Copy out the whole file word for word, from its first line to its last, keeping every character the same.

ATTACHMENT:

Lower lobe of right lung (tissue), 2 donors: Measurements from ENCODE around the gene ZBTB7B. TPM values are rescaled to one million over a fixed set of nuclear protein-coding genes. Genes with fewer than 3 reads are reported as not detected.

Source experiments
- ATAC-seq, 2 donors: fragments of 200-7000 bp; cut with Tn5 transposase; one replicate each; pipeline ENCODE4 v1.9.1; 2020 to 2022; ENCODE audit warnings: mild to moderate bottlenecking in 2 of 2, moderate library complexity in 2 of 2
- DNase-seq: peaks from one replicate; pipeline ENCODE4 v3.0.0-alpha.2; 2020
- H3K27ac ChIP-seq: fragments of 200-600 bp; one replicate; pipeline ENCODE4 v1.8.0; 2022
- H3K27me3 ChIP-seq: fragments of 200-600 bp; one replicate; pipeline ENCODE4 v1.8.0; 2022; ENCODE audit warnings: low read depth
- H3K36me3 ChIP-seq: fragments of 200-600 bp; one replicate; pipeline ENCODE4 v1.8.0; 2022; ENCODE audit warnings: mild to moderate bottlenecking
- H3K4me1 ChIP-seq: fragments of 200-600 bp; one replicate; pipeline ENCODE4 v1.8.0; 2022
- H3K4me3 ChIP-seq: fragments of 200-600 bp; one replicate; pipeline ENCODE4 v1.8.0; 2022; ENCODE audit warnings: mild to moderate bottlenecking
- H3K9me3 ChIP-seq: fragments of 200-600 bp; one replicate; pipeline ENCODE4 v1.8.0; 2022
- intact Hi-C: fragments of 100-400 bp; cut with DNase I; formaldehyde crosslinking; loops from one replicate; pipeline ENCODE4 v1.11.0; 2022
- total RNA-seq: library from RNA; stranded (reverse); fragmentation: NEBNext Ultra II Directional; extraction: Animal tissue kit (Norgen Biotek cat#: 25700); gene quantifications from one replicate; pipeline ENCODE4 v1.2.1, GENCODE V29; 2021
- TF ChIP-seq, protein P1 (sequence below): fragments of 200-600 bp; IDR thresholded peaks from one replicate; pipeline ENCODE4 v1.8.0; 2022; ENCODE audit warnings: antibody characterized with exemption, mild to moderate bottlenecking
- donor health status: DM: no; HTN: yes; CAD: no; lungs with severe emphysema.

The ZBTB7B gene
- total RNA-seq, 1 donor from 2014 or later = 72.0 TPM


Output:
Lower lobe of right lung (tissue), 2 donors: Measurements from ENCODE around the gene ZBTB7B. TPM values are rescaled to one million over a fixed set of nuclear protein-coding genes. Genes with fewer than 3 reads are reported as not detected.

Source experiments
- ATAC-seq, 2 donors: fragments of 200-7000 bp; cut with Tn5 transposase; one replicate each; pipeline ENCODE4 v1.9.1; 2020 to 2022; ENCODE audit warnings: mild to moderate bottlenecking in 2 of 2, moderate library complexity in 2 of 2
- DNase-seq: peaks from one replicate; pipeline ENCODE4 v3.0.0-alpha.2; 2020
- H3K27ac ChIP-seq: fragments of 200-600 bp; one replicate; pipeline ENCODE4 v1.8.0; 2022
- H3K27me3 ChIP-seq: fragments of 200-600 bp; one replicate; pipeline ENCODE4 v1.8.0; 2022; ENCODE audit warnings: low read depth
- H3K36me3 ChIP-seq: fragments of 200-600 bp; one replicate; pipeline ENCODE4 v1.8.0; 2022; ENCODE audit warnings: mild to moderate bottlenecking
- H3K4me1 ChIP-seq: fragments of 200-600 bp; one replicate; pipeline ENCODE4 v1.8.0; 2022
- H3K4me3 ChIP-seq: fragments of 200-600 bp; one replicate; pipeline ENCODE4 v1.8.0; 2022; ENCODE audit warnings: mild to moderate bottlenecking
- H3K9me3 ChIP-seq: fragments of 200-600 bp; one replicate; pipeline ENCODE4 v1.8.0; 2022
- intact Hi-C: fragments of 100-400 bp; cut with DNase I; formaldehyde crosslinking; loops from one replicate; pipeline ENCODE4 v1.11.0; 2022
- total RNA-seq: library from RNA; stranded (reverse); fragmentation: NEBNext Ultra II Directional; extraction: Animal tissue kit (Norgen Biotek cat#: 25700); gene quantifications from one replicate; pipeline ENCODE4 v1.2.1, GENCODE V29; 2021
- TF ChIP-seq, protein P1 (sequence below): fragments of 200-600 bp; IDR thresholded peaks from one replicate; pipeline ENCODE4 v1.8.0; 2022; ENCODE audit warnings: antibody characterized with exemption, mild to moderate bottlenecking
- donor health status: DM: no; HTN: yes; CAD: no; lungs with severe emphysema.

The ZBTB7B gene
- total RNA-seq, 1 donor from 2014 or later = 72.0 TPM